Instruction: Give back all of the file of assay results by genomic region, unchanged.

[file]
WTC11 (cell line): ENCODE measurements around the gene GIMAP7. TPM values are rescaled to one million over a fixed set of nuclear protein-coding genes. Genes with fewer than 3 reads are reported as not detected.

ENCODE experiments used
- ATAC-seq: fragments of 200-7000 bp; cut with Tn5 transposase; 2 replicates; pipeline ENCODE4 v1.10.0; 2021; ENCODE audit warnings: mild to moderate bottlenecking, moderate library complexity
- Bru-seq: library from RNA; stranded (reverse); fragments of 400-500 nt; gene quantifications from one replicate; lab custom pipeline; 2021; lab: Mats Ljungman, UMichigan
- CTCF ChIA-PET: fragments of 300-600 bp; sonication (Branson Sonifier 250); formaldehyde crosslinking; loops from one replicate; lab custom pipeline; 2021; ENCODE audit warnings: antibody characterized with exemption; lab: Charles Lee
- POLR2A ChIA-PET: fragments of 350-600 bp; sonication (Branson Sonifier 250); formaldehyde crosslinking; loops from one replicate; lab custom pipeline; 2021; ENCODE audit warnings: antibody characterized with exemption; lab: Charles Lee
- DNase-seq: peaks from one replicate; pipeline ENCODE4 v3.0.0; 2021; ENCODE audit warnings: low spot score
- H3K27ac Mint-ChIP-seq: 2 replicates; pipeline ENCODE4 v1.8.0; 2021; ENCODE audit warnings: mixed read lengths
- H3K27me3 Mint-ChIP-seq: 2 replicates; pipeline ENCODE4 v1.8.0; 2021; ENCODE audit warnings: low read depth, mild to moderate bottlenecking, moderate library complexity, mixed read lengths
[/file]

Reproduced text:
WTC11 (cell line): ENCODE measurements around the gene GIMAP7. TPM values are rescaled to one million over a fixed set of nuclear protein-coding genes. Genes with fewer than 3 reads are reported as not detected.

ENCODE experiments used
- ATAC-seq: fragments of 200-7000 bp; cut with Tn5 transposase; 2 replicates; pipeline ENCODE4 v1.10.0; 2021; ENCODE audit warnings: mild to moderate bottlenecking, moderate library complexity
- Bru-seq: library from RNA; stranded (reverse); fragments of 400-500 nt; gene quantifications from one replicate; lab custom pipeline; 2021; lab: Mats Ljungman, UMichigan
- CTCF ChIA-PET: fragments of 300-600 bp; sonication (Branson Sonifier 250); formaldehyde crosslinking; loops from one replicate; lab custom pipeline; 2021; ENCODE audit warnings: antibody characterized with exemption; lab: Charles Lee
- POLR2A ChIA-PET: fragments of 350-600 bp; sonication (Branson Sonifier 250); formaldehyde crosslinking; loops from one replicate; lab custom pipeline; 2021; ENCODE audit warnings: antibody characterized with exemption; lab: Charles Lee
- DNase-seq: peaks from one replicate; pipeline ENCODE4 v3.0.0; 2021; ENCODE audit warnings: low spot score
- H3K27ac Mint-ChIP-seq: 2 replicates; pipeline ENCODE4 v1.8.0; 2021; ENCODE audit warnings: mixed read lengths
- H3K27me3 Mint-ChIP-seq: 2 replicates; pipeline ENCODE4 v1.8.0; 2021; ENCODE audit warnings: low read depth, mild to moderate bottlenecking, moderate library complexity, mixed read lengths